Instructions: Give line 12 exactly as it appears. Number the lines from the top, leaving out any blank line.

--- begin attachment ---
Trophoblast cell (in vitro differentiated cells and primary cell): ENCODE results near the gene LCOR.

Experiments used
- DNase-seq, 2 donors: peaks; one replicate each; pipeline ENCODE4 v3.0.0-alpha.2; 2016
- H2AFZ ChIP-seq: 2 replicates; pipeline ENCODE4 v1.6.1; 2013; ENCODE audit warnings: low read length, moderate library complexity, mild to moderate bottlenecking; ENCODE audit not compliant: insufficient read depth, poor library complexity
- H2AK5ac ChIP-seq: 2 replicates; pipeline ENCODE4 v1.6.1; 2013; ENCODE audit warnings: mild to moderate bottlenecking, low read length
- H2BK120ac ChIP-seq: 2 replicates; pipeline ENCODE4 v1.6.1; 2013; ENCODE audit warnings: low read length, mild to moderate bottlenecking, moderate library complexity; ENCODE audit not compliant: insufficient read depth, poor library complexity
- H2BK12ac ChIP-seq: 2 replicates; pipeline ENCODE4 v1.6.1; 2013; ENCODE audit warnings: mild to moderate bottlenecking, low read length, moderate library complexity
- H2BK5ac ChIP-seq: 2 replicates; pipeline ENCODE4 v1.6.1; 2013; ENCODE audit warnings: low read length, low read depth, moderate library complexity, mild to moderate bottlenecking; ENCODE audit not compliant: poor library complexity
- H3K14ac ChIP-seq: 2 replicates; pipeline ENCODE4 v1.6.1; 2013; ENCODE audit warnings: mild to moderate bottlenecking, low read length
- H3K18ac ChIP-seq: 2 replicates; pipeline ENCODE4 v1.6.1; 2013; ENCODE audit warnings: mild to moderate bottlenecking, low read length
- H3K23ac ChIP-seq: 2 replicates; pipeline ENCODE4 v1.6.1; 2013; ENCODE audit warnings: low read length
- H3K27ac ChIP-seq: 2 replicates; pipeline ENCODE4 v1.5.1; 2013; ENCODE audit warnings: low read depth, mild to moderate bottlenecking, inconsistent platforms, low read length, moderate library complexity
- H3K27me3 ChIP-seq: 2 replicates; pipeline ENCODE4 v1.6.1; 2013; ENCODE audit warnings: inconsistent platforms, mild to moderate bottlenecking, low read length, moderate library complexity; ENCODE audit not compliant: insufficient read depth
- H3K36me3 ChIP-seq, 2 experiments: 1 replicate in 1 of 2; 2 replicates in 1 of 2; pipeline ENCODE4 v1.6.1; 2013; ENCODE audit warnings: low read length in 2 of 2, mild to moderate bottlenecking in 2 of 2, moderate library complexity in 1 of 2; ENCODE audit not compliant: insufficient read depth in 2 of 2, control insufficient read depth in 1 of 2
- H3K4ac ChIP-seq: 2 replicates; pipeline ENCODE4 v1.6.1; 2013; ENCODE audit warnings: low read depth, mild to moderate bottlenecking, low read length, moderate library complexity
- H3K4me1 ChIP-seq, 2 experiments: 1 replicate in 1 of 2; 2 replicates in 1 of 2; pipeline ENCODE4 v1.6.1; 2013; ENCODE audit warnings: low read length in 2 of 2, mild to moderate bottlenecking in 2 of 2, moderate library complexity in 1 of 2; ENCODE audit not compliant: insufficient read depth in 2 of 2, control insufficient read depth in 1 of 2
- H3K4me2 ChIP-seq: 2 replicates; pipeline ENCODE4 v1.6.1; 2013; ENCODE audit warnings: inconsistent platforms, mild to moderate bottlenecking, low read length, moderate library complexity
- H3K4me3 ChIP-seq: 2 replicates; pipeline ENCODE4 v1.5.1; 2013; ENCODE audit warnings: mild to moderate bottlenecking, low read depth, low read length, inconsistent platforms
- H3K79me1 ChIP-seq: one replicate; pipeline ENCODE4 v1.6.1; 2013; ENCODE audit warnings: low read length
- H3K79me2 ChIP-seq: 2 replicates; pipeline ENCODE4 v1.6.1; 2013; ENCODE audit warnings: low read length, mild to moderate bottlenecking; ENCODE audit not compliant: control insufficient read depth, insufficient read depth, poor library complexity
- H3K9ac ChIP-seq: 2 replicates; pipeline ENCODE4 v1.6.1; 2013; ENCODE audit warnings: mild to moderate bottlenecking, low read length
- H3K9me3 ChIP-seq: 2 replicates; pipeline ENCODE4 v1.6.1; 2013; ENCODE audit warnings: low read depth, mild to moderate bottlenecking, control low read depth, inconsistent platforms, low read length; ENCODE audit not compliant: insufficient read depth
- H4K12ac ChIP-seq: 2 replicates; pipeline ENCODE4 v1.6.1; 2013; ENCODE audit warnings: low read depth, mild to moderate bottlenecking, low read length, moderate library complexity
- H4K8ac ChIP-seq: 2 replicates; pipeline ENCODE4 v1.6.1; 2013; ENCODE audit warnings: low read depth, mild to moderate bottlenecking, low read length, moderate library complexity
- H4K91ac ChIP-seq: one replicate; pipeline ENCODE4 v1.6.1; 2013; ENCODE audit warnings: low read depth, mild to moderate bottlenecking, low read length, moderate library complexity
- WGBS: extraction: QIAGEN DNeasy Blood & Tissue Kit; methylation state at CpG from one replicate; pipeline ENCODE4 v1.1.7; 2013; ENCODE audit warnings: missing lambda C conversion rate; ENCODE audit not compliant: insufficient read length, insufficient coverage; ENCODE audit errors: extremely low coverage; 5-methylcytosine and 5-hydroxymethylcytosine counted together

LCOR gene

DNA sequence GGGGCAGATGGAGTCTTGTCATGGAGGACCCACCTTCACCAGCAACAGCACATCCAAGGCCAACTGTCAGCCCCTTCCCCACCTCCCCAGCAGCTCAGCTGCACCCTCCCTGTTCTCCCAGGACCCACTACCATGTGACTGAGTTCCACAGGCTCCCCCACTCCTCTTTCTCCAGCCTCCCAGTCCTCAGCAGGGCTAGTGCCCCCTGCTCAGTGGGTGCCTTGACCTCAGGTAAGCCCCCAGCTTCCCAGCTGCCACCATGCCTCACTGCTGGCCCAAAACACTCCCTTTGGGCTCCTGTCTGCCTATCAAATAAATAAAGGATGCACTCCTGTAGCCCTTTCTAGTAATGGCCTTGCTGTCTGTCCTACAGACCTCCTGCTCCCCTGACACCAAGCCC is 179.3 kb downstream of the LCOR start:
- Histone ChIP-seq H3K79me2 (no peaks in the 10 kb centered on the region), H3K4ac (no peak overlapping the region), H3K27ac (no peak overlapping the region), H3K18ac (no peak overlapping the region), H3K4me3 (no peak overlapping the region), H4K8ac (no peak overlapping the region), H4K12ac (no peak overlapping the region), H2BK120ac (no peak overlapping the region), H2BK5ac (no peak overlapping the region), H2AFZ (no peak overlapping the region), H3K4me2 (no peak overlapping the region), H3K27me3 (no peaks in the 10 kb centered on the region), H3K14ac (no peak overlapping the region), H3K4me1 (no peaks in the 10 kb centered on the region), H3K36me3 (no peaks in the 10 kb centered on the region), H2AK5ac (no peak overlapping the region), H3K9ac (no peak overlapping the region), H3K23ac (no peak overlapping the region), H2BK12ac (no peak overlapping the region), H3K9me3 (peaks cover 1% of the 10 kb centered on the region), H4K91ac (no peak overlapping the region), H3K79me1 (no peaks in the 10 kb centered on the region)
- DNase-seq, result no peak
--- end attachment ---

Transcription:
- H3K27ac ChIP-seq: 2 replicates; pipeline ENCODE4 v1.5.1; 2013; ENCODE audit warnings: low read depth, mild to moderate bottlenecking, inconsistent platforms, low read length, moderate library complexity